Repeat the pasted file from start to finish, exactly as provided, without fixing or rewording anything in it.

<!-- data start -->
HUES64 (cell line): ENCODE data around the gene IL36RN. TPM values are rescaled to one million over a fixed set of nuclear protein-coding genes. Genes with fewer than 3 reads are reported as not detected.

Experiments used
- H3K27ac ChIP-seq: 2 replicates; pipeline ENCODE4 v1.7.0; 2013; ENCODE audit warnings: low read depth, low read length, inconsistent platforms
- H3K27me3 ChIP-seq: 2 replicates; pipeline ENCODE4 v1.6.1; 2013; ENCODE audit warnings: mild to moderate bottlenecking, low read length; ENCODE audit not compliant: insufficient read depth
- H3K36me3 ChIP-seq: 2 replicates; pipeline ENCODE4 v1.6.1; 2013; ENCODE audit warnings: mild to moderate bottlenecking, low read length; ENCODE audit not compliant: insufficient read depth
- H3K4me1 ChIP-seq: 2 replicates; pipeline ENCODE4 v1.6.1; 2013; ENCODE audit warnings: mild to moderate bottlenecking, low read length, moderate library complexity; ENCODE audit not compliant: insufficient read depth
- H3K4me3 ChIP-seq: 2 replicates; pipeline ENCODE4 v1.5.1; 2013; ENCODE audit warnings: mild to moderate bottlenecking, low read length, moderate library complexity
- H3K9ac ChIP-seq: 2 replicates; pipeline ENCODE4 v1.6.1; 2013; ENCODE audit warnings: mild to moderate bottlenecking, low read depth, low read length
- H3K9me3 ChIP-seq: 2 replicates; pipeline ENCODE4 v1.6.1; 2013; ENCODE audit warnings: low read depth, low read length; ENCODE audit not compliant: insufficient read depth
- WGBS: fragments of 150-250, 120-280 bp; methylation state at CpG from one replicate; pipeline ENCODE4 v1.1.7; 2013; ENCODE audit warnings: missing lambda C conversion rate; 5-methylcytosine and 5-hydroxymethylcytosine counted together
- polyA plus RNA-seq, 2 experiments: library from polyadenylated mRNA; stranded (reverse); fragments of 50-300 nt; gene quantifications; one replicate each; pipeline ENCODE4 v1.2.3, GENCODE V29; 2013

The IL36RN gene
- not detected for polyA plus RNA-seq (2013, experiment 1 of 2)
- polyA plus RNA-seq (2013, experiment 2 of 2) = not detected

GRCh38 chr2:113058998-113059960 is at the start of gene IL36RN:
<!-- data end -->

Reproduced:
HUES64 (cell line): ENCODE data around the gene IL36RN. TPM values are rescaled to one million over a fixed set of nuclear protein-coding genes. Genes with fewer than 3 reads are reported as not detected.

Experiments used
- H3K27ac ChIP-seq: 2 replicates; pipeline ENCODE4 v1.7.0; 2013; ENCODE audit warnings: low read depth, low read length, inconsistent platforms
- H3K27me3 ChIP-seq: 2 replicates; pipeline ENCODE4 v1.6.1; 2013; ENCODE audit warnings: mild to moderate bottlenecking, low read length; ENCODE audit not compliant: insufficient read depth
- H3K36me3 ChIP-seq: 2 replicates; pipeline ENCODE4 v1.6.1; 2013; ENCODE audit warnings: mild to moderate bottlenecking, low read length; ENCODE audit not compliant: insufficient read depth
- H3K4me1 ChIP-seq: 2 replicates; pipeline ENCODE4 v1.6.1; 2013; ENCODE audit warnings: mild to moderate bottlenecking, low read length, moderate library complexity; ENCODE audit not compliant: insufficient read depth
- H3K4me3 ChIP-seq: 2 replicates; pipeline ENCODE4 v1.5.1; 2013; ENCODE audit warnings: mild to moderate bottlenecking, low read length, moderate library complexity
- H3K9ac ChIP-seq: 2 replicates; pipeline ENCODE4 v1.6.1; 2013; ENCODE audit warnings: mild to moderate bottlenecking, low read depth, low read length
- H3K9me3 ChIP-seq: 2 replicates; pipeline ENCODE4 v1.6.1; 2013; ENCODE audit warnings: low read depth, low read length; ENCODE audit not compliant: insufficient read depth
- WGBS: fragments of 150-250, 120-280 bp; methylation state at CpG from one replicate; pipeline ENCODE4 v1.1.7; 2013; ENCODE audit warnings: missing lambda C conversion rate; 5-methylcytosine and 5-hydroxymethylcytosine counted together
- polyA plus RNA-seq, 2 experiments: library from polyadenylated mRNA; stranded (reverse); fragments of 50-300 nt; gene quantifications; one replicate each; pipeline ENCODE4 v1.2.3, GENCODE V29; 2013

The IL36RN gene
- not detected for polyA plus RNA-seq (2013, experiment 1 of 2)
- polyA plus RNA-seq (2013, experiment 2 of 2) = not detected

GRCh38 chr2:113058998-113059960 is at the start of gene IL36RN: